Police officer Derek Chauvin killed George Floyd near the intersection of Chicago Avenue and East 38th Street in Minneapolis, but the protests that have erupted in response to his death have rippled worldwide. From Riverton, Wyoming, to Flatbush, Brooklyn — and now in Paris, London, and other European capitals — communities have risen up in a shared rage that speaks to the universality of police violence and the inequities that feed it.
Minneapolis, however, stands out as the site where it all began. The city’s history of disparate policing, and the ways racism and division molded its physical landscape, might help us understand why.
Minneapolis is at once considered one of the most livable cities in the country, and the one with some of the greatest racial disparities in housing and income and education. There’s a dissonance, locals say, between its progressive rhetoric and the reality of how people of different races experience completely different cities. This local paradox is a microcosm of the statewide “Minnesota Paradox,” a term coined by University of Minnesota economist Samuel L. Myers Jr., to highlight the often-ignored inequality that defines the region.
CityLab spoke with five experts on race, culture, and state and local history to understand how they’ve experienced these divides, and how to bridge them. Our conversations have been edited and condensed.
William D. Green, history professor at Augsburg University: Back in 1860, even though Minnesota was free soil and had in its constitution a ban against slavery, slaveholders would come to Minnesota to vacation.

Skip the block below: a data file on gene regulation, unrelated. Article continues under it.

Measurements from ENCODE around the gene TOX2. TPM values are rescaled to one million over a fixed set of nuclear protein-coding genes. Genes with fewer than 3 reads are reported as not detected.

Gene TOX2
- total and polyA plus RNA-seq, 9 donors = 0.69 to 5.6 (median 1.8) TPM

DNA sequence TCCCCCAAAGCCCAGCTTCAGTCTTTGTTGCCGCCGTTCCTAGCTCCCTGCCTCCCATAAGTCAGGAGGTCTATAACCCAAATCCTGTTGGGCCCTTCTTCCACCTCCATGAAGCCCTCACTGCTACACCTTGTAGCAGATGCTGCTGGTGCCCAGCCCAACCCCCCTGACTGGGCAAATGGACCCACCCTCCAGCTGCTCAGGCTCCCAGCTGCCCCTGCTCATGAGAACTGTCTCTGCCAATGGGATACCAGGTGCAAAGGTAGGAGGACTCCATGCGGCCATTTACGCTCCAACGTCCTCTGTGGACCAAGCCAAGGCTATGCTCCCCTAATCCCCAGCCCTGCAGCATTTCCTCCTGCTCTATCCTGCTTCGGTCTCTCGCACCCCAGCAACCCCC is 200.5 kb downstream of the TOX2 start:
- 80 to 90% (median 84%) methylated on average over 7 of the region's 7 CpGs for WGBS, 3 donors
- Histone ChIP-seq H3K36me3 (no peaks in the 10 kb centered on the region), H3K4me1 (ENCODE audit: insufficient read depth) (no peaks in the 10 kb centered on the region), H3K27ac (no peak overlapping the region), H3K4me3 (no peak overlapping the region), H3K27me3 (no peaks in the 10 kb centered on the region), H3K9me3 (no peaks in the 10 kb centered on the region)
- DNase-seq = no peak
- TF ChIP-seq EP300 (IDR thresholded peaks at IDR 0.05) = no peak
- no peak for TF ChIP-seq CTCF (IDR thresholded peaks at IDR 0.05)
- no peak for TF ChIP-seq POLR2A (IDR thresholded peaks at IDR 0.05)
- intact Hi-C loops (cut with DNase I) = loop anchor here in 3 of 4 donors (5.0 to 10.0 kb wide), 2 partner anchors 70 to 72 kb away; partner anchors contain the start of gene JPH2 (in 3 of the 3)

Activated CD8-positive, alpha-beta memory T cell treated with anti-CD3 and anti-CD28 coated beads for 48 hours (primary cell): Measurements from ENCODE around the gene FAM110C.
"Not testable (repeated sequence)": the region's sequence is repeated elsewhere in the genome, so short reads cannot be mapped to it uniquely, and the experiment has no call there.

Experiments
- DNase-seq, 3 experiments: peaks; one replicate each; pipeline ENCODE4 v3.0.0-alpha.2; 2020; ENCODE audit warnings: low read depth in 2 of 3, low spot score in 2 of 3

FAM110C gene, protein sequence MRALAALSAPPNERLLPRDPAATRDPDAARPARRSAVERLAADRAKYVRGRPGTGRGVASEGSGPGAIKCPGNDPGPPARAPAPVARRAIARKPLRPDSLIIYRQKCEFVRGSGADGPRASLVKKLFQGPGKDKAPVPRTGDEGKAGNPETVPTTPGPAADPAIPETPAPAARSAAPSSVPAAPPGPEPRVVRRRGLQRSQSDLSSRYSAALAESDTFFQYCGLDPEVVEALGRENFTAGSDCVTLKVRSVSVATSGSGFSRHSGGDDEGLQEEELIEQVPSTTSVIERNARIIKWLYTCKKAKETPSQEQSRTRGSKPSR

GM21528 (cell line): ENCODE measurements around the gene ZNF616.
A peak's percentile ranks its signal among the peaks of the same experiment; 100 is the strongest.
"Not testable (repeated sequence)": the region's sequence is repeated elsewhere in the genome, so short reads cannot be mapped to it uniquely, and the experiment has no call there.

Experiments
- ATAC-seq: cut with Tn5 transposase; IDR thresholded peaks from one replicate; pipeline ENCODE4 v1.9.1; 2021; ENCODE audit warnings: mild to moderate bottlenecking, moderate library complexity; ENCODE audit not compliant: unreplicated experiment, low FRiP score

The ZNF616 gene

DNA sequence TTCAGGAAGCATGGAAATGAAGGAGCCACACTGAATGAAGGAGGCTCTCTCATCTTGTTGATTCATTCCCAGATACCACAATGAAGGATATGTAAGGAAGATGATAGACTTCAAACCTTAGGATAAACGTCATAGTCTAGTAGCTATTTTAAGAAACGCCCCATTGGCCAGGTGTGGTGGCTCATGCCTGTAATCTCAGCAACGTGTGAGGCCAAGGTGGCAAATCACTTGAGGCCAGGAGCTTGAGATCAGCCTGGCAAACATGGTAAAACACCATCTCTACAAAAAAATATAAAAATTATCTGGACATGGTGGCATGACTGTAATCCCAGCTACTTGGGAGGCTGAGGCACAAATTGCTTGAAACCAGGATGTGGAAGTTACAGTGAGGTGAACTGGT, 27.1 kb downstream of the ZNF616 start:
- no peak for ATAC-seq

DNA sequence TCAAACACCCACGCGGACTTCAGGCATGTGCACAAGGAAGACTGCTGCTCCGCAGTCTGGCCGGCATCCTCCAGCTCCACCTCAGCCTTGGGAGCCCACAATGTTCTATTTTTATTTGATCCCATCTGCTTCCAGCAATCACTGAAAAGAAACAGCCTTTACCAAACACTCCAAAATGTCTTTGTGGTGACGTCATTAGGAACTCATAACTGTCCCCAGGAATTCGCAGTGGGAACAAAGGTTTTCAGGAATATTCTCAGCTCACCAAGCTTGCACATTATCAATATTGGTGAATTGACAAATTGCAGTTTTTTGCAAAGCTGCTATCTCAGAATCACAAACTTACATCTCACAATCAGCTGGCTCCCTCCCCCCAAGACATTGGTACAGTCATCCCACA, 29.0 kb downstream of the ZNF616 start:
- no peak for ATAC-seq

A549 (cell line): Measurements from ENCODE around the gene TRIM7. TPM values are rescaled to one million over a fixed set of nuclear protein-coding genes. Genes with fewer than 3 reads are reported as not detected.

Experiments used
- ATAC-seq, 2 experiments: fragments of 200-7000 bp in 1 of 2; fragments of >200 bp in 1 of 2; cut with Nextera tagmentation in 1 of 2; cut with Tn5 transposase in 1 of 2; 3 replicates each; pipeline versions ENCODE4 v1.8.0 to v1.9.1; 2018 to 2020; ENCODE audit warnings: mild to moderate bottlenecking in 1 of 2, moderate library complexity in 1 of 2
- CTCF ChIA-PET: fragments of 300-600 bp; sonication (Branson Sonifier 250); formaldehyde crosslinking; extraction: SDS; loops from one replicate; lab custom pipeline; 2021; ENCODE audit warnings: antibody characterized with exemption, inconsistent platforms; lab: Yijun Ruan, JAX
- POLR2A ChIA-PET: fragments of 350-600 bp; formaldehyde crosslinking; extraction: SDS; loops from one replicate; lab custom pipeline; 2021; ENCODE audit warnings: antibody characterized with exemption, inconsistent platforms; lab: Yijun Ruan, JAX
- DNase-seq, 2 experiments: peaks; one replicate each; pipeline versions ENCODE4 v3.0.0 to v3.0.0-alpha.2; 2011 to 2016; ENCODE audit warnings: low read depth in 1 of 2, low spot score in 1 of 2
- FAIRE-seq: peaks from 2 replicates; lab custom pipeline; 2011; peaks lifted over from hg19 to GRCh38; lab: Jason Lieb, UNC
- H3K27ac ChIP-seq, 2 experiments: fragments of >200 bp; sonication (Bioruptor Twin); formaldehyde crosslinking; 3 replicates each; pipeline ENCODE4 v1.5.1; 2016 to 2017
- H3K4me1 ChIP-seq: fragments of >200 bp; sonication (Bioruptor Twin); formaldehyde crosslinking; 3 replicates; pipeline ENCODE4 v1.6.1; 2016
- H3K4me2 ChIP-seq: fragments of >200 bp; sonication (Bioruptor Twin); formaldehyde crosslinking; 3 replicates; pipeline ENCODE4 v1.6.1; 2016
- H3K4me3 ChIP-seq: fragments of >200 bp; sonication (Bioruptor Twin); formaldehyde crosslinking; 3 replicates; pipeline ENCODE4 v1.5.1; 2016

Abolitionists brought one slave woman to court and freed her, and what resulted was a riot in the city. For the next four or five months, neighbors in Minneapolis walked the streets with loaded weapons, waiting for their neighbors to provoke them.
And what averted that pending crisis was when the Confederates attacked Fort Sumter and started the Civil War. Minnesotans shifted their focus away from their neighbors — what got them to change their focus was joining up. Minnesota was the first state to send volunteers into the Union Army.
So you have this strange situation, where people were willing to defend a slaveholder’s right to hold a slave in Minnesota, despite what the state law said, and they were also willing to join up and fight to preserve the Union.
Daniel Bergin, documentary filmmaker for Twin Cities PBS: This paradox goes to the very founding of the state: the colonization and the displacement of Dakota and Ojibwe, which is its own complex and deep and insidious story. But in terms of the African-American experience, even after the territorial period, there was this tension around abolitionist culture from the New Englanders who had largely made up Minneapolis at the time, and the businessmen who were seated in St. Paul.
Literally, when they were founding the state, there were two constitutions: One that made a statement against slavery. And then another that didn’t.